It could have been written in Perl, then you wouldn't have been able to read it. And would have had to reimplement it instead of editing. Maybe in ruby. It could have been written in Python, then it would have stopped running between language version updates requiring extensive editing. (and you would have 3 to 4 concurrently installed versions of python installed on the server) It could have been written in C#, then... it probably couldn't, cause it wasn't already there, otherwise .

        It could be written in java/jsp, then it would have never had references to arrays in the first place.
        ...is that the lesson?

        • Russell Borogove says:

          I think jwz is one of those high-powered mutants who can actually read Perl. In any case I would bet he'd prefer it to PHP.

          Python's only had one version update requiring "extensive editing" in recent memory, and most people haven't switched to 3 yet.

        • jwz says:

          Look, I'm not gonna let you sucker me into defending Perl, which is not without its own considerable amount of brain damage, but this is certainly not the first time I've considered rewriting the whole thing in Perl.

          All the options are bad.

          • John Bloom says:

            Out of morbid curiosity, which server side scripting language do you find to be the least brain damaged this decade?

            • jwz says:

              I am the wrong person to ask, mostly because I do very little of this kind of bullshit.

              I'm just an unfrozen caveman. Left to my own devices I'd probably use Perl. For all its other failings, Perl at least is stable.

              Ruby is still a moving target. Don't build your web site using someone's "learning experience" or thesis project, unless you intend to delete or re-write your web site from scratch every six months. Rails, even more so. (People talk about it like it's a library but really Rails is to Ruby as ObjC is to C, as far as I can tell. It is its own language and that language is still in the kind of flux that means that year-old code won't work in today's release.)

              And I will never, ever use Python because of the whitespace thing. Sewer rat, pumpkin pie, etc.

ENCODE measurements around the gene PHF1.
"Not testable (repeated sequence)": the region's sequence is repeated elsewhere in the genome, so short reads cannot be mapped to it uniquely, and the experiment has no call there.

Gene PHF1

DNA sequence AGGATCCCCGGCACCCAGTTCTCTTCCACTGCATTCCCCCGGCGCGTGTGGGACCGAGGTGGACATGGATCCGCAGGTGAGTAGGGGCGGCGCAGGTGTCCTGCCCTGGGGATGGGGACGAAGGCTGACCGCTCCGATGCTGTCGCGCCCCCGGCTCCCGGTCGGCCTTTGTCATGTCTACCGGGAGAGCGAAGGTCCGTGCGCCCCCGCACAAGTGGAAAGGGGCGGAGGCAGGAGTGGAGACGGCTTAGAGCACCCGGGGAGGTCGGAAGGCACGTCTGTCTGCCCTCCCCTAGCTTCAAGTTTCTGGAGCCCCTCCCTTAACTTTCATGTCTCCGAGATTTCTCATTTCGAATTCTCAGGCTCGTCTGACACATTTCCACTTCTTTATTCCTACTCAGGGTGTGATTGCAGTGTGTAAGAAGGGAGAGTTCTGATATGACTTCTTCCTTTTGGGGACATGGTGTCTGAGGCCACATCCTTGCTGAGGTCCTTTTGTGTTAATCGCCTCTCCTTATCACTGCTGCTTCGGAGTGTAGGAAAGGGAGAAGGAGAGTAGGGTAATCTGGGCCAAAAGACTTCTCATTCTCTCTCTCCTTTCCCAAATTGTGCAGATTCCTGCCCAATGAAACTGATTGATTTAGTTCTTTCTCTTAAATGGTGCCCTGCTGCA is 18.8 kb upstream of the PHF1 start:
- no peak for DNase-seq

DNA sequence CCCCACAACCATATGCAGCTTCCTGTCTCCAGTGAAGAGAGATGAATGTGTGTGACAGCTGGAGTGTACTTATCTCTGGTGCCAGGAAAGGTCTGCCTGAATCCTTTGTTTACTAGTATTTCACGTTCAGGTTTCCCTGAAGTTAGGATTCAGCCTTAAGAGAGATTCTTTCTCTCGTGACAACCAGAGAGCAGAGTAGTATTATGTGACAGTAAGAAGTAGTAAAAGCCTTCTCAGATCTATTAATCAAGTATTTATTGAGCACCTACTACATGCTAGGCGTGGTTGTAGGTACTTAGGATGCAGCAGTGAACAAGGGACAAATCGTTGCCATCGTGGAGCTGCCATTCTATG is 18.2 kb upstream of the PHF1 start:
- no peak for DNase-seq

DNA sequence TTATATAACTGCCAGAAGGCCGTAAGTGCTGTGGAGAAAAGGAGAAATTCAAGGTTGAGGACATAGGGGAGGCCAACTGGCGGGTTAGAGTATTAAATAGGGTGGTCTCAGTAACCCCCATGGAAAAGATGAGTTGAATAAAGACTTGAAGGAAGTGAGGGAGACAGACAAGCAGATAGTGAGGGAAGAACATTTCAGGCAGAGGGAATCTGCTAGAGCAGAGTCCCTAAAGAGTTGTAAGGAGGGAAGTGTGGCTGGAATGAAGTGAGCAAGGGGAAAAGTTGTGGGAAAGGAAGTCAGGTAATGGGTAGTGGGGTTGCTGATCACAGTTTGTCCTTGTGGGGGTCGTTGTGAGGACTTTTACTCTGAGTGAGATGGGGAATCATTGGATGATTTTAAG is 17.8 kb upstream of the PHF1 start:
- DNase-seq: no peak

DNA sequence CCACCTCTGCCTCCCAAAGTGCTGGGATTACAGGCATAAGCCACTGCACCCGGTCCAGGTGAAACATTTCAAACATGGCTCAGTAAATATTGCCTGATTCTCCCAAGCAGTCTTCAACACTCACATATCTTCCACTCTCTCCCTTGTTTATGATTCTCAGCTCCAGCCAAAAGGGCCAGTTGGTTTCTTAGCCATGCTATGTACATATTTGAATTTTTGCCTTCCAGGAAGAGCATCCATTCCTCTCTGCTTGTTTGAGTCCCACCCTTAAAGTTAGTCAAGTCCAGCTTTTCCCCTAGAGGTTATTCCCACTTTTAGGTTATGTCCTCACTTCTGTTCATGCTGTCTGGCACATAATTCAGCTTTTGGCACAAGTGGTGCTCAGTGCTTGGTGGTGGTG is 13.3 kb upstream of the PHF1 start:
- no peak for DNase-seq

• James says:

                I would have guessed you like Node.js (e.g.) or Go.

              • Your injunction against using something that's still in a state of flux prevents you from relaxing into Clojure, alas (not unreasonably). "If we don't call it Lisp and we run on the JVM, it'll be cool in no time flat!"

                • James says:

                  You have to declare variables before you use them in Clojure, right? I think Go might require that too, but JavaScript is weakly typed. Also JVMs can be hundreds of megabytes.

          • Sheilagh says:

            Are there extensions to the DNA store that you would consider making, if PHP weren't such a pain in the ass? Sounds like Perl would ultimately result in less pain and allow for moving forward, instead of remaining trapped in Dante's Limbo.

  8. Eric TF Bat says:

    Let me share with you my own rant on the topic. Don't worry - it's short, and musical:

    Rasmus's Toy, to the tune of Cotton-Eye Joe.

  9. Dave Pease says:

    I just love PHP!

    • jwz says:

      Wow, that's the first link that made me actually understand what the fuck is going on! Thank you for that.

      So basically, PHP variables are halfassed barely-deterministic inodes and the design has, in fact, escaped from INTERCAL.

      • Ian Young says:

        If you spend long enough dealing with PHP, you end up more than a bit like Sam Neil in Event Horizon. Let me show you the beauty that is 'array_key_exists($needle,$haystack)' and 'property_exists($haystack,$needle)'.

        Come, join The Blight in the Top of the Beyond.

  10. latemodel says:

    When I quickly googled to see what the "=&" operator should do, I learned that PHP has at least one error message in Hebrew.

  11. Jeremy Wilson says:

    My favourite part of all this is that none of the scripting language choices out there are any good, really.

  12. I like to remind people that PHP stands for “Personal Home Page” and not some recursive backronym that was probably coined by Zend as damage control. Just like the I in RAID.

    • Chris says:

      Good lord, when did they redefine RAID? The original I is so much more honest.

    • John Bloom says:

      Right. It was essentially a kind of Turing-complete templating system at first. This of course hasn't stopped people from creating a whole bunch of half-assed templating systems specifically for use with PHP. Keep in mind that vanilla PHP is not a worst case scenario; it can be made much, much worse with the addition of an "enterprise ready" templating system, framework and a bit of elbow grease.